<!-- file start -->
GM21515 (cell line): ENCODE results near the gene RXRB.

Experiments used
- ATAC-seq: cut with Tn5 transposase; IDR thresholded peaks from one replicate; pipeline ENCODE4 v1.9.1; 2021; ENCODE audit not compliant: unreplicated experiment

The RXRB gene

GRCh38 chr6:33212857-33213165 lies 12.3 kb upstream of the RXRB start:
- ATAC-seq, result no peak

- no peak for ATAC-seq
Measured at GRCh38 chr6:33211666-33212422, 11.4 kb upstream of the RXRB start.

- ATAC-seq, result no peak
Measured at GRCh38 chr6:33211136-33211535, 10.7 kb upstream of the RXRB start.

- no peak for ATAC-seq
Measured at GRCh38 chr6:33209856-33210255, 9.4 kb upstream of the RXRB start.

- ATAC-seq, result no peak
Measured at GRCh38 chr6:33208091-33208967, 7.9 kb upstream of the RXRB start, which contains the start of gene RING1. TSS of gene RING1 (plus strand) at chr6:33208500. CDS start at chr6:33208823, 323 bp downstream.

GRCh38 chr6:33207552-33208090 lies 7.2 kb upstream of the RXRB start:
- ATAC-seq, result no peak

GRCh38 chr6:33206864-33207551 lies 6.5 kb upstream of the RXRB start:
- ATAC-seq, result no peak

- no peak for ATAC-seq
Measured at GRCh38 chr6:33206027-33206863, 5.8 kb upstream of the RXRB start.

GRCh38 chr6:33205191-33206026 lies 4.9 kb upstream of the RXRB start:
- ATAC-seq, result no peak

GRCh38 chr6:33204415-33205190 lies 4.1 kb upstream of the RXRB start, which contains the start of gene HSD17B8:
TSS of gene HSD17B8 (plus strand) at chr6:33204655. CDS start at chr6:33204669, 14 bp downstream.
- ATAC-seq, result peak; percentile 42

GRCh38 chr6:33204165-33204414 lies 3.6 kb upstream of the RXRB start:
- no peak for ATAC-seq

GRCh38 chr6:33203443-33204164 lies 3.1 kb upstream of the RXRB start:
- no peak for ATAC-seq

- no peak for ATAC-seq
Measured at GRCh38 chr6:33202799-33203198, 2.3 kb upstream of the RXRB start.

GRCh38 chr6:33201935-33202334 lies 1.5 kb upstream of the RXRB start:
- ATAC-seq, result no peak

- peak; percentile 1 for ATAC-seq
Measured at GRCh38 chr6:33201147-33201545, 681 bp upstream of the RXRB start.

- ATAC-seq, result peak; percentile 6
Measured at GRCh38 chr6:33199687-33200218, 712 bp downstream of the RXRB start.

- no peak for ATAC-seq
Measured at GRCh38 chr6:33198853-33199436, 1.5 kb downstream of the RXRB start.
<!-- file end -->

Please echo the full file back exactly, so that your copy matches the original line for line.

GM21515 (cell line): ENCODE results near the gene RXRB.

Experiments used
- ATAC-seq: cut with Tn5 transposase; IDR thresholded peaks from one replicate; pipeline ENCODE4 v1.9.1; 2021; ENCODE audit not compliant: unreplicated experiment

The RXRB gene

GRCh38 chr6:33212857-33213165 lies 12.3 kb upstream of the RXRB start:
- ATAC-seq, result no peak

- no peak for ATAC-seq
Measured at GRCh38 chr6:33211666-33212422, 11.4 kb upstream of the RXRB start.

- ATAC-seq, result no peak
Measured at GRCh38 chr6:33211136-33211535, 10.7 kb upstream of the RXRB start.

- no peak for ATAC-seq
Measured at GRCh38 chr6:33209856-33210255, 9.4 kb upstream of the RXRB start.

- ATAC-seq, result no peak
Measured at GRCh38 chr6:33208091-33208967, 7.9 kb upstream of the RXRB start, which contains the start of gene RING1. TSS of gene RING1 (plus strand) at chr6:33208500. CDS start at chr6:33208823, 323 bp downstream.

GRCh38 chr6:33207552-33208090 lies 7.2 kb upstream of the RXRB start:
- ATAC-seq, result no peak

GRCh38 chr6:33206864-33207551 lies 6.5 kb upstream of the RXRB start:
- ATAC-seq, result no peak

- no peak for ATAC-seq
Measured at GRCh38 chr6:33206027-33206863, 5.8 kb upstream of the RXRB start.

GRCh38 chr6:33205191-33206026 lies 4.9 kb upstream of the RXRB start:
- ATAC-seq, result no peak

GRCh38 chr6:33204415-33205190 lies 4.1 kb upstream of the RXRB start, which contains the start of gene HSD17B8:
TSS of gene HSD17B8 (plus strand) at chr6:33204655. CDS start at chr6:33204669, 14 bp downstream.
- ATAC-seq, result peak; percentile 42

GRCh38 chr6:33204165-33204414 lies 3.6 kb upstream of the RXRB start:
- no peak for ATAC-seq

GRCh38 chr6:33203443-33204164 lies 3.1 kb upstream of the RXRB start:
- no peak for ATAC-seq

- no peak for ATAC-seq
Measured at GRCh38 chr6:33202799-33203198, 2.3 kb upstream of the RXRB start.

GRCh38 chr6:33201935-33202334 lies 1.5 kb upstream of the RXRB start:
- ATAC-seq, result no peak

- peak; percentile 1 for ATAC-seq
Measured at GRCh38 chr6:33201147-33201545, 681 bp upstream of the RXRB start.

- ATAC-seq, result peak; percentile 6
Measured at GRCh38 chr6:33199687-33200218, 712 bp downstream of the RXRB start.

- no peak for ATAC-seq
Measured at GRCh38 chr6:33198853-33199436, 1.5 kb downstream of the RXRB start.